three white clay bowls sitting on a plank of wood

Clay bowls!

Because I was having so much fun in the fall making bowls, I signed up for more classes during the January Independent Activities Period (IAP) and the Spring semester. And I made more bowls.

(I should acknowledge that we were taught how to make a variety of different forms, including mugs, vases, and little jars with lids... but I have a fondness for bowls. They're the most useful.)

My goal during the first couple classes was to get better at centering my clay on the wheel. It's a critical step. If the clay isn't centered, you will get something very lopsided and uneven as a result. It can take a lot of practice to get the feel for it. Here are my bowls from January:

bowl half pale blue and half yellow-gold, with an hourglass-esque pattern where the colors overlap

side view of a blue and off-white glazed bowl, middle roundly bulging out

top down view of a bowl with a purple rim and purple spots on top of pale blue and a streak of pinkish red

two white clay bowls, taller than they are wide, unglazed

top down bowl with half matte yellow glaze and half shiny pale blue glaze

During one of the later classes in the spring, we did timed trials, an exercise aimed to help you get faster at this once you've gotten the basics down. We were given a set number of minutes or seconds to perform each step in making a form -- like centering the clay, making an opening, forming the walls, and so on. We were also required to make a certain shape, such as a form that was taller than it was wide, or with an opening smaller than the width of its base. These are the bowls I made during these trials:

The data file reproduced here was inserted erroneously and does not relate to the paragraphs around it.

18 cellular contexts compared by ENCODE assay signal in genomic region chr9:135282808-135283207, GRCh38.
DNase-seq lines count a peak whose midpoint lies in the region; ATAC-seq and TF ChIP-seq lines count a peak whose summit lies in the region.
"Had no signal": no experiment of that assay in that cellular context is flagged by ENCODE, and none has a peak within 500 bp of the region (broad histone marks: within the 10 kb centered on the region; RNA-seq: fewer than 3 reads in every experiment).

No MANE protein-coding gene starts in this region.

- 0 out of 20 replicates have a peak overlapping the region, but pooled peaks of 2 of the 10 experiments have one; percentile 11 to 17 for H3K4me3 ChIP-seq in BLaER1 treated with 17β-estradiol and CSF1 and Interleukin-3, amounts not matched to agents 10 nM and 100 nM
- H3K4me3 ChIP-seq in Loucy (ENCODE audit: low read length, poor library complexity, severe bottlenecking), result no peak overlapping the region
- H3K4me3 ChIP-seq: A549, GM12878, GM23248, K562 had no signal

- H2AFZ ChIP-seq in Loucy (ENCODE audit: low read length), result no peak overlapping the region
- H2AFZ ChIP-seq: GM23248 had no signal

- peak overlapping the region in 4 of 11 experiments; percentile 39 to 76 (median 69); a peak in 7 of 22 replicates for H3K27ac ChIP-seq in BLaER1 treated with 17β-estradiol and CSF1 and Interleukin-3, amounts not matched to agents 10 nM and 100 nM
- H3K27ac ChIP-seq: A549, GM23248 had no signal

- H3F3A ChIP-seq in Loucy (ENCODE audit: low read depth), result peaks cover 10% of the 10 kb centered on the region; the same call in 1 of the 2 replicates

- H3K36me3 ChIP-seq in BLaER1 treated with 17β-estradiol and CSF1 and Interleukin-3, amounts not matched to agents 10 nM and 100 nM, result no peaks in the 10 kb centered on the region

four brown clay bowls, unglazed

bowl with an opening smaller at the top, brown and blue glazes with white spots

side view of a bowl, white and green and yellow

side view of a bowl that is narrow at the bottom, bulges out, and is somewhat narrower at the top, glazed in sea green, rusty brown, and blue

side view of a round, flat bowl, purple inside, white and yellow-gold matte outside

Another thing I was working on was making the walls of the forms a uniform thickness. Because you draw the clay up to make the form taller, it was pretty easy to end up with thicker clay near the base (where you didn't draw enough of it up) and thinner clay around the rim. This meant I had to do a lot of trimming later to fix the bases.

side view of the base of a bowl that has five small ridges circling the bottom before the bowl flares up and out

bottom of a white clay bowl, showing my initials

I also wanted to experiment with the various glazes available. What interesting combinations could I come up with? This was an interesting challenge, since before firing, glazes generally look nothing like their final forms... as you can see in these before and after images:

five glazed bowls before firing, in various dull shades of brown

five glazed bowls after firing, shiny and brightly colored

I really liked the glaze effects on the brown and purple one in the bottom right, so I tried to duplicate it in another bowl later:

top down view of a bowl, brown and purple


Here's another sequence of bowls, from start to finish:

four brown clay bowls

four glazed, unfired bowls

four glazed, fired, colorful shiny bowls

Bonus bowls from later in the semester: